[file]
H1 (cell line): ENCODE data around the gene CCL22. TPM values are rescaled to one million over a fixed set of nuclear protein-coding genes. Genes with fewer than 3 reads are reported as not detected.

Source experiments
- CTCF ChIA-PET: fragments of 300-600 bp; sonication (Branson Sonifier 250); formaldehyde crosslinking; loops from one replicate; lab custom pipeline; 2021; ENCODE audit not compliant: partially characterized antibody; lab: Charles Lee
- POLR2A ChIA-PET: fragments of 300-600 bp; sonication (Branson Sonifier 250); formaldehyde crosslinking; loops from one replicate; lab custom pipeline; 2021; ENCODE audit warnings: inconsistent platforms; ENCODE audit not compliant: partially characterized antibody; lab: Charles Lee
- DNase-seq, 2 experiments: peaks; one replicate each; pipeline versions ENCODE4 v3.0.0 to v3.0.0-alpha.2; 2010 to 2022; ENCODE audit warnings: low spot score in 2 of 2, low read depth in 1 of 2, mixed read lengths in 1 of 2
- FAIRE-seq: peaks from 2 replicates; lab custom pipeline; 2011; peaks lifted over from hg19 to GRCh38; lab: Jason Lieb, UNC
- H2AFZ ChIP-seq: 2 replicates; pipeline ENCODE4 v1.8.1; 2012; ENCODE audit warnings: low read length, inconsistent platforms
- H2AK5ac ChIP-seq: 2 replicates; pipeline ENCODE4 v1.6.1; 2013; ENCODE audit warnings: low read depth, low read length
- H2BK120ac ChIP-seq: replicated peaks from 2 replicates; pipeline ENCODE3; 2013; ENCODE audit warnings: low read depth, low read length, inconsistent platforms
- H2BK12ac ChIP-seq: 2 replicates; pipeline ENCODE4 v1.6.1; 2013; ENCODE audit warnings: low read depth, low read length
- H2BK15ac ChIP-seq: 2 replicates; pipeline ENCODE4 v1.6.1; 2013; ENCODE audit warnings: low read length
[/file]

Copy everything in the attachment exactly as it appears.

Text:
H1 (cell line): ENCODE data around the gene CCL22. TPM values are rescaled to one million over a fixed set of nuclear protein-coding genes. Genes with fewer than 3 reads are reported as not detected.

Source experiments
- CTCF ChIA-PET: fragments of 300-600 bp; sonication (Branson Sonifier 250); formaldehyde crosslinking; loops from one replicate; lab custom pipeline; 2021; ENCODE audit not compliant: partially characterized antibody; lab: Charles Lee
- POLR2A ChIA-PET: fragments of 300-600 bp; sonication (Branson Sonifier 250); formaldehyde crosslinking; loops from one replicate; lab custom pipeline; 2021; ENCODE audit warnings: inconsistent platforms; ENCODE audit not compliant: partially characterized antibody; lab: Charles Lee
- DNase-seq, 2 experiments: peaks; one replicate each; pipeline versions ENCODE4 v3.0.0 to v3.0.0-alpha.2; 2010 to 2022; ENCODE audit warnings: low spot score in 2 of 2, low read depth in 1 of 2, mixed read lengths in 1 of 2
- FAIRE-seq: peaks from 2 replicates; lab custom pipeline; 2011; peaks lifted over from hg19 to GRCh38; lab: Jason Lieb, UNC
- H2AFZ ChIP-seq: 2 replicates; pipeline ENCODE4 v1.8.1; 2012; ENCODE audit warnings: low read length, inconsistent platforms
- H2AK5ac ChIP-seq: 2 replicates; pipeline ENCODE4 v1.6.1; 2013; ENCODE audit warnings: low read depth, low read length
- H2BK120ac ChIP-seq: replicated peaks from 2 replicates; pipeline ENCODE3; 2013; ENCODE audit warnings: low read depth, low read length, inconsistent platforms
- H2BK12ac ChIP-seq: 2 replicates; pipeline ENCODE4 v1.6.1; 2013; ENCODE audit warnings: low read depth, low read length
- H2BK15ac ChIP-seq: 2 replicates; pipeline ENCODE4 v1.6.1; 2013; ENCODE audit warnings: low read length